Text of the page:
What if we told you that learning can be fun and doesn’t have to be based on words off a textbook? Want to challenge yourself to move out of your comfort zone and learn to present your ideas with ease? Learn valuable research skills to excel at university?
If this sounds exciting to you, then the Canadian Pre-University (CPU) (or Canadian International Matriculation Programme (CIMP)) might just be the right programme for you!
The CPU programme is a unique pre-university course because of its interactive teaching style and emphasis on developing soft skills.
Here are 4 ways how CPU can transform your entire outlook on learning, prepare you for the challenges at university and make you feel invincible!
1) Explore new ways of learning without memorising
If you’re from a government school, you’ve most likely heard this before: “You got this question wrong because your answer is not exactly the same as in the text book.”
This is one of the largest criticisms of Malaysian public schools — it encourages memorisation and rote learning (memorising via repetition). You end up becoming a master at remembering facts word-for-word, but lack the necessary skills to apply them to other contexts and solve problems.
What’s great about the CPU programme is its unique mode of teaching and learning, where you will be constantly involved in individual and group work activities.
- Studying a Business subject? Create a mock product and present your idea.
- Taking Computer Science? Come up with your own computer game.
- How about boring old Maths? Design a board game to analyse probability & game of chance.
Whatever subject you choose, you will be exposed to new ways of teaching and learning that will prepare you for university life, and beyond!
2) Gain the confidence to debate and speak up
Gone are the days where learning is just a one-way street and you just “accept” whatever is being taught to you, no questions asked.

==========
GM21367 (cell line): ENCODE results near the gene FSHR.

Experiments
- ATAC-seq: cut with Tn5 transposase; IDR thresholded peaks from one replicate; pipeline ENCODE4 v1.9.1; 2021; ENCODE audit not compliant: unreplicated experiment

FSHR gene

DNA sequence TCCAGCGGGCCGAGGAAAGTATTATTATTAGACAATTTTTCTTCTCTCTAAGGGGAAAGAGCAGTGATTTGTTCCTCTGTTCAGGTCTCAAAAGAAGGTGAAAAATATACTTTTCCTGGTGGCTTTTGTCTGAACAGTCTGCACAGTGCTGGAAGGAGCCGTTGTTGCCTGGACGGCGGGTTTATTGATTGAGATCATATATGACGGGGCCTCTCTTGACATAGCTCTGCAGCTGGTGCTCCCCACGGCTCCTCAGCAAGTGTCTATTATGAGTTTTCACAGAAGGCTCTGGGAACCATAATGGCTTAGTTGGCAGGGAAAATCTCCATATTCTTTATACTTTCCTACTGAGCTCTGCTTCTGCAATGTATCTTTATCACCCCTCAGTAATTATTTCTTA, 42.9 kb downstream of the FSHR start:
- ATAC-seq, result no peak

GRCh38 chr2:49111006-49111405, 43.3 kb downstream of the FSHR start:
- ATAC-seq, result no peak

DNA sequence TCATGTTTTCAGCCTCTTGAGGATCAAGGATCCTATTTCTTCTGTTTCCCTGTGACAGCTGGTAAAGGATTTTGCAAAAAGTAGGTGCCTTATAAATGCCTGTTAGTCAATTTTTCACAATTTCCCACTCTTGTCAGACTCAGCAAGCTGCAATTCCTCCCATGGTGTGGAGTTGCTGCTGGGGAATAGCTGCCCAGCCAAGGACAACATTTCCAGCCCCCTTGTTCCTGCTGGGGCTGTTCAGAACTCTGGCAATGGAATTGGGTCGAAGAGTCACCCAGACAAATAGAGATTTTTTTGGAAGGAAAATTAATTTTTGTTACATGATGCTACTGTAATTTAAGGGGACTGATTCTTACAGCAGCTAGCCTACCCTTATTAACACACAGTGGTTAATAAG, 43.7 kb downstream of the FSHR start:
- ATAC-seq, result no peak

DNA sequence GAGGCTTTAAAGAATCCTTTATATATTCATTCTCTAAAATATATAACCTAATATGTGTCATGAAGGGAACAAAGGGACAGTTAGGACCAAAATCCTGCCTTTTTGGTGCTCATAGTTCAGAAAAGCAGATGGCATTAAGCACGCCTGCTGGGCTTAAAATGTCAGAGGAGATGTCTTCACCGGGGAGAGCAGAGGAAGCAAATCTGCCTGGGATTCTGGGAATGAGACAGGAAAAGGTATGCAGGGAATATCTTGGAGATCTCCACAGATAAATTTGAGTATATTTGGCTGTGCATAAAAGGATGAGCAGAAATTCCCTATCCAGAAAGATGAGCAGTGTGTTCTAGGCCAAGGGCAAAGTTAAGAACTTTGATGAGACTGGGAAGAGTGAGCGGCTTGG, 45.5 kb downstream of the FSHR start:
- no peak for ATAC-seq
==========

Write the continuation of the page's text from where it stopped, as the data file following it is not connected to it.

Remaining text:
The Canadian Pre-University programme emphasises on classroom interaction, where you will gain the confidence to speak up, discuss and debate with your peers and lecturers.
- What types of jobs can be made safer through the use of robotics?
- What incentives should be made to encourage the purchase of energy-efficient products?
- What are the factors that contribute to the success or failure of a team?
These questions are intended to probe you to think critically and offer sound opinions and suggestions. The ability to find faults in arguments, ask difficult questions and test ideas will not only be beneficial to you in university, but also when you enter the working world.
In fact, according to a survey by JobStreet, many employers feel that graduates lack problem-solving and critical thinking skills. By learning these skills early on in your life, you will be well-prepared for the challenges ahead!
3) Manage your time like a pro
With courses that are more exam-oriented, you may be able to get away with last minute cramming. However, with CPU, you will be tested beyond those midnight cramming sessions. Throughout the course, there will be presentations, projects, quizzes, essays… the list goes on!